Once as she was carrying in the folds of her mantle some provisions for the poor, she met her husband returning from the hunt. Astonished to see her bending under the weight of her burden, he opened the mantle and found in it nothing but beautiful red and white roses, though it was not the season for flowers. He told her to continue on her way, and took one of the marvelous roses, which he conserved all his life. She never ceased to edify him in all of her works. One of her twelve excellent Christian maxims, by which she regulated all her conduct was, “Often recall that you are the work of the hands of God and act accordingly, in such a way as to be eternally with Him.”
When her pious young husband died in Sicily on his way to a Crusade with the Emperor Frederick, she was cruelly driven from her palace by her brother-in-law. Those whom she had aided showed nothing but coldness for her; God was to purify His Saint by harsh tribulations. She was forced to wander through the streets with her little children, a prey to hunger and cold. The bishop of Bamberg, her maternal uncle, finally forced the cruel prince to ask pardon for his ill treatment of her, but she voluntarily renounced the grandeurs of the world, and went to live in a small house she had prepared in the city of Marburgh. There she practiced the greatest austerities. She welcomed all her sufferings, and continued to be the mother of the poor, distributing all of the heritage eventually conceded to her, and converting many by her holy life. She died in 1231, at the age of twenty-four.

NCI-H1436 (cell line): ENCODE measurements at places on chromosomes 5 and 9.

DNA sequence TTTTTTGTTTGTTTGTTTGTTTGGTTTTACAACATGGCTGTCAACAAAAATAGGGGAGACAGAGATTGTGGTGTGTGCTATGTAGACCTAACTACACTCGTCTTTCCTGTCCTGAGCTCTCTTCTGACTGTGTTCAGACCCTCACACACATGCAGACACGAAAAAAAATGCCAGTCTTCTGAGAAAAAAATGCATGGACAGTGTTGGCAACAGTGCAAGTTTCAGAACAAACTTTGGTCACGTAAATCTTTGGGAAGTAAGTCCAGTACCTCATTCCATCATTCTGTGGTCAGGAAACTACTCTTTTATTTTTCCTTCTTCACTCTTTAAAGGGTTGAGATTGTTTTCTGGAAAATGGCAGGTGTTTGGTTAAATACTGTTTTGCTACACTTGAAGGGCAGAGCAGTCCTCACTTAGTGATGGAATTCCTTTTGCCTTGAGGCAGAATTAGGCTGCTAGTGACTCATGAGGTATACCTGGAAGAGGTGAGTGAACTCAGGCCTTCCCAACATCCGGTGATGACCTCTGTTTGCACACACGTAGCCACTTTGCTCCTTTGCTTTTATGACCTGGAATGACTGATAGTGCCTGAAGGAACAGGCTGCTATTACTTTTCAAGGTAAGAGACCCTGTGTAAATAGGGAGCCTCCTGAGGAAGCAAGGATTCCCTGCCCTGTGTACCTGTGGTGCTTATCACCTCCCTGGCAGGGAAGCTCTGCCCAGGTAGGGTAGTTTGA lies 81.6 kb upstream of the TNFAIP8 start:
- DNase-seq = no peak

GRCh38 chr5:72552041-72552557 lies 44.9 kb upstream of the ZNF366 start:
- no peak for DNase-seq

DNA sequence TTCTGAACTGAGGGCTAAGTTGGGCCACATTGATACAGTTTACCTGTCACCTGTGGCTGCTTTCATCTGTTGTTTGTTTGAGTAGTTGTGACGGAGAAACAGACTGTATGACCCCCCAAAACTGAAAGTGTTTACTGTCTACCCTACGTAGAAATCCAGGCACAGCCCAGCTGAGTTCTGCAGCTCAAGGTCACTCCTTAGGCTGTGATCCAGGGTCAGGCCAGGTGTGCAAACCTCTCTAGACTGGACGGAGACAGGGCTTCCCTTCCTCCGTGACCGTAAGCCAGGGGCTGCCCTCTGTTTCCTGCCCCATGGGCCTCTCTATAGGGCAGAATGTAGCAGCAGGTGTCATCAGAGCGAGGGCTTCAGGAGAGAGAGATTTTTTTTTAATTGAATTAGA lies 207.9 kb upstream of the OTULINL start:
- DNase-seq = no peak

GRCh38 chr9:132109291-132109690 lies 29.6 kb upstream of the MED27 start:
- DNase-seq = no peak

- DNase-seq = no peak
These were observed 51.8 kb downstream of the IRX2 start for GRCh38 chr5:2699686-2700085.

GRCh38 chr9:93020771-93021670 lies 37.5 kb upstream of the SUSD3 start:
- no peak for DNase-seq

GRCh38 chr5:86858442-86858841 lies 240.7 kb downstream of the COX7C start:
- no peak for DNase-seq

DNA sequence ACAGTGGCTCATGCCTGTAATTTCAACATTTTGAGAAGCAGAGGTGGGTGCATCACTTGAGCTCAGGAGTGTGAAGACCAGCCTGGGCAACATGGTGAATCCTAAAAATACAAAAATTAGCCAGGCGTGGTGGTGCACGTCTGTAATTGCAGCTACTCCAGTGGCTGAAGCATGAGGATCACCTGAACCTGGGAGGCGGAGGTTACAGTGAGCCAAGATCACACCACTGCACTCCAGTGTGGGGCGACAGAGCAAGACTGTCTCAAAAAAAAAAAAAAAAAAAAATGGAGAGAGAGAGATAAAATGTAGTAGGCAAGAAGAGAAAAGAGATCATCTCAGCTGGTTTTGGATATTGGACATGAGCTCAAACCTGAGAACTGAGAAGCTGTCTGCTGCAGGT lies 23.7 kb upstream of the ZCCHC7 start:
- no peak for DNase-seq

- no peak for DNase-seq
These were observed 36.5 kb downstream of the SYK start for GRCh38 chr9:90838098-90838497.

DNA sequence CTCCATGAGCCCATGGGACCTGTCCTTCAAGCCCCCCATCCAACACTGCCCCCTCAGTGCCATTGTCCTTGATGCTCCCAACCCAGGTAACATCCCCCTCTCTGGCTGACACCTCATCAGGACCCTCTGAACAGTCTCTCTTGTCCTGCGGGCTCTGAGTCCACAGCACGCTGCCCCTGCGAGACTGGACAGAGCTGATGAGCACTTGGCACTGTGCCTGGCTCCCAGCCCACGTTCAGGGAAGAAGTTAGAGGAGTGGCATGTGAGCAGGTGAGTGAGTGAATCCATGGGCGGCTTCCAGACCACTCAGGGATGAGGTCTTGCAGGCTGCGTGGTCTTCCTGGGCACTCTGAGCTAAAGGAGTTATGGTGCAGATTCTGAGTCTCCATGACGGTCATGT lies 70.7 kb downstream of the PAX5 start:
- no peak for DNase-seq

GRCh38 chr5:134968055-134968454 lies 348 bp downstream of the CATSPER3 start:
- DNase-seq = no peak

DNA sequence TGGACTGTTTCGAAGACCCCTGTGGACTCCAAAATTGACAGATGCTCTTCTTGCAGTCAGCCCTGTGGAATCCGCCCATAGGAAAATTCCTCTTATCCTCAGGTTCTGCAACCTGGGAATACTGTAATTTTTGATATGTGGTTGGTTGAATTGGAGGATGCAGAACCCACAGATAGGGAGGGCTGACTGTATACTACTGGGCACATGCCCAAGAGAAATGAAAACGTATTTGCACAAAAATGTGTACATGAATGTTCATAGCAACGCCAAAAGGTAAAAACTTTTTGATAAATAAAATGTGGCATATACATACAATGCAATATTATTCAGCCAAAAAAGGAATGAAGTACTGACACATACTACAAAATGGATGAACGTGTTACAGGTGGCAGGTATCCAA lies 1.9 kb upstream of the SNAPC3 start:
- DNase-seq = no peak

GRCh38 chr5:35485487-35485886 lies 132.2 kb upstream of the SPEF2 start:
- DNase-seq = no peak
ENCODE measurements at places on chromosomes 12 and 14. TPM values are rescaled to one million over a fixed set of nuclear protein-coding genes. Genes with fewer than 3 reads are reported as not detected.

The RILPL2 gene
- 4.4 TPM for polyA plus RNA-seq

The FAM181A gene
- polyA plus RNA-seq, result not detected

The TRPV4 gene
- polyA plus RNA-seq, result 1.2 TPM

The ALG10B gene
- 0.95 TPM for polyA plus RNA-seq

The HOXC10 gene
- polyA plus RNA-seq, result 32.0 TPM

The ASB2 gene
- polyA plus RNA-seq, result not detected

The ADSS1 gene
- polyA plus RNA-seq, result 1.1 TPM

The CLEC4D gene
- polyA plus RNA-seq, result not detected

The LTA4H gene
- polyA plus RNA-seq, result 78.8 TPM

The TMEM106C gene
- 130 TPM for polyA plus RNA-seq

This young and delicate princess made herself the servant and nurse of the poor. Let her example teach us to disregard the opinions of the world and to overcome our natural hesitation, in order to serve Christ in the person of His poor.
Sources: Les Petits Bollandistes: Vies des Saints, by Msgr. Paul Guérin (Bloud et Barral: Paris, 1882), Vol. 13; Little Pictorial Lives of the Saints, a compilation based on Butler’s Lives of the Saints and other sources by John Gilmary Shea (Benziger Brothers: New York, 1894).
The eighteenth in the line of Peter was Pope Saint Pontian who was born in Rome and elected to the papacy on August 28, 230. He is known for ordering the chanting of the psalms which many mendicant orders still do today. He also instituted the use of the salutation "Dominus vobiscum" in the liturgy of the Holy Sacrifice of the Mass which, of course, in the vernacular means "The Lord be with you" to which the congregation replies "and also with you."
Pope Pontian or Pontianus, was exiled along with Saint Hippolytus, a Roman priest, by the Roman Emperor Maximus, sentenced to a life of hard labor in the mines. Hippolytus was sent to the Island of Sardinia and Pontian to the tiny isle of Tavolara where he died on September 28, 236.
Pope Saint Fabian, the 20th Vicar of Christ was the one who oversaw the return of both saints' bodies to Rome for a proper burial in 237.